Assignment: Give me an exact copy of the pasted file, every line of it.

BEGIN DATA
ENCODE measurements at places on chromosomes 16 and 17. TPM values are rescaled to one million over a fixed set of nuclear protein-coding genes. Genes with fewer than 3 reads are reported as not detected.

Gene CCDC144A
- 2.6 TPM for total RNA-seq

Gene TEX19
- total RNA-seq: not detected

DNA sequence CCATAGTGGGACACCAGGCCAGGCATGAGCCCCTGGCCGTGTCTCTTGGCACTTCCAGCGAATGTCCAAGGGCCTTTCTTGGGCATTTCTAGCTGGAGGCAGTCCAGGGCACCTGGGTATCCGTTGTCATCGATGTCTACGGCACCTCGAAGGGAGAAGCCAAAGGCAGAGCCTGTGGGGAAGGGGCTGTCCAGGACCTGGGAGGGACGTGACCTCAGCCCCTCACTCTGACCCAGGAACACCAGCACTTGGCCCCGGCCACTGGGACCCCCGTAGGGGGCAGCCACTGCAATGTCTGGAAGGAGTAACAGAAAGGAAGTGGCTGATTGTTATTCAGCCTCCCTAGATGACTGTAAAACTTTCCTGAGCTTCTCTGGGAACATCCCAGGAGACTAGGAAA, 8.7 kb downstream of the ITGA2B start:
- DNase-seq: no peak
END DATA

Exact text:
ENCODE measurements at places on chromosomes 16 and 17. TPM values are rescaled to one million over a fixed set of nuclear protein-coding genes. Genes with fewer than 3 reads are reported as not detected.

Gene CCDC144A
- 2.6 TPM for total RNA-seq

Gene TEX19
- total RNA-seq: not detected

DNA sequence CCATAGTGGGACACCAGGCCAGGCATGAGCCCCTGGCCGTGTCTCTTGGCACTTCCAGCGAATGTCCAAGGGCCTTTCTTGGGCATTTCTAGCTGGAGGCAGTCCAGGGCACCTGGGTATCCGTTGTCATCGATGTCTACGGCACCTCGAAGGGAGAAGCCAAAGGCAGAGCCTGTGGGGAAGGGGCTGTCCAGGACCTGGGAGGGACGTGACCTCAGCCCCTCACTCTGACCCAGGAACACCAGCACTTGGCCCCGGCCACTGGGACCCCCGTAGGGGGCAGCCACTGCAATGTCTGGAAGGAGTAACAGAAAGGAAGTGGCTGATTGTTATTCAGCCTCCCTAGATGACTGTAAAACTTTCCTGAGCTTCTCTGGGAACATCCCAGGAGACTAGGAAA, 8.7 kb downstream of the ITGA2B start:
- DNase-seq: no peak